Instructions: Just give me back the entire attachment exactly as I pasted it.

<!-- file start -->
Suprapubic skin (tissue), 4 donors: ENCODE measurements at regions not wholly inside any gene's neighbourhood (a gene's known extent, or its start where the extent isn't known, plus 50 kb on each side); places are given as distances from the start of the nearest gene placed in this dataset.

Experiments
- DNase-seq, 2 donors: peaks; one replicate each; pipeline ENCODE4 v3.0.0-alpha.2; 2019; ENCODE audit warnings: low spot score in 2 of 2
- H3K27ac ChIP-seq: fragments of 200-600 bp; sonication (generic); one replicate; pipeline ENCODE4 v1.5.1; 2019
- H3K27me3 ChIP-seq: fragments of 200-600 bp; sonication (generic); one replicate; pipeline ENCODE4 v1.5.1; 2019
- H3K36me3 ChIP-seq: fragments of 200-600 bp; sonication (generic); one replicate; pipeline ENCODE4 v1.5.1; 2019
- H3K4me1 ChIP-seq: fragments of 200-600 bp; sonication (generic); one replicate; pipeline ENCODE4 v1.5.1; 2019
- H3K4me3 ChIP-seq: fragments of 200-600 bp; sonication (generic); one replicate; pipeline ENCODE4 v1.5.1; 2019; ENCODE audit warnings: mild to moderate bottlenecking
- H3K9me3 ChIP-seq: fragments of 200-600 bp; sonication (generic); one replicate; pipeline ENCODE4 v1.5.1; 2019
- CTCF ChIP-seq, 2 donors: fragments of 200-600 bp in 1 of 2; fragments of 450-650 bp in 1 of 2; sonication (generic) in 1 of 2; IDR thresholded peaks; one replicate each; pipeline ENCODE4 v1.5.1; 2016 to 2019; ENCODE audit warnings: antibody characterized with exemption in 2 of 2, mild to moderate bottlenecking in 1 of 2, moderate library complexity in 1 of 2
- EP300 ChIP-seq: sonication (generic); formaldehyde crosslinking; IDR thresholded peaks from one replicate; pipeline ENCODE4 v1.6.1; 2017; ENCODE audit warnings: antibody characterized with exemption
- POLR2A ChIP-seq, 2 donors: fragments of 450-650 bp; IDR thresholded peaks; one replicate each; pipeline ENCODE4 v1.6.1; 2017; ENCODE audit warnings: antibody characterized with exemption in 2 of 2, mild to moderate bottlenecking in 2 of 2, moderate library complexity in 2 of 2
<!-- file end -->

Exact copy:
Suprapubic skin (tissue), 4 donors: ENCODE measurements at regions not wholly inside any gene's neighbourhood (a gene's known extent, or its start where the extent isn't known, plus 50 kb on each side); places are given as distances from the start of the nearest gene placed in this dataset.

Experiments
- DNase-seq, 2 donors: peaks; one replicate each; pipeline ENCODE4 v3.0.0-alpha.2; 2019; ENCODE audit warnings: low spot score in 2 of 2
- H3K27ac ChIP-seq: fragments of 200-600 bp; sonication (generic); one replicate; pipeline ENCODE4 v1.5.1; 2019
- H3K27me3 ChIP-seq: fragments of 200-600 bp; sonication (generic); one replicate; pipeline ENCODE4 v1.5.1; 2019
- H3K36me3 ChIP-seq: fragments of 200-600 bp; sonication (generic); one replicate; pipeline ENCODE4 v1.5.1; 2019
- H3K4me1 ChIP-seq: fragments of 200-600 bp; sonication (generic); one replicate; pipeline ENCODE4 v1.5.1; 2019
- H3K4me3 ChIP-seq: fragments of 200-600 bp; sonication (generic); one replicate; pipeline ENCODE4 v1.5.1; 2019; ENCODE audit warnings: mild to moderate bottlenecking
- H3K9me3 ChIP-seq: fragments of 200-600 bp; sonication (generic); one replicate; pipeline ENCODE4 v1.5.1; 2019
- CTCF ChIP-seq, 2 donors: fragments of 200-600 bp in 1 of 2; fragments of 450-650 bp in 1 of 2; sonication (generic) in 1 of 2; IDR thresholded peaks; one replicate each; pipeline ENCODE4 v1.5.1; 2016 to 2019; ENCODE audit warnings: antibody characterized with exemption in 2 of 2, mild to moderate bottlenecking in 1 of 2, moderate library complexity in 1 of 2
- EP300 ChIP-seq: sonication (generic); formaldehyde crosslinking; IDR thresholded peaks from one replicate; pipeline ENCODE4 v1.6.1; 2017; ENCODE audit warnings: antibody characterized with exemption
- POLR2A ChIP-seq, 2 donors: fragments of 450-650 bp; IDR thresholded peaks; one replicate each; pipeline ENCODE4 v1.6.1; 2017; ENCODE audit warnings: antibody characterized with exemption in 2 of 2, mild to moderate bottlenecking in 2 of 2, moderate library complexity in 2 of 2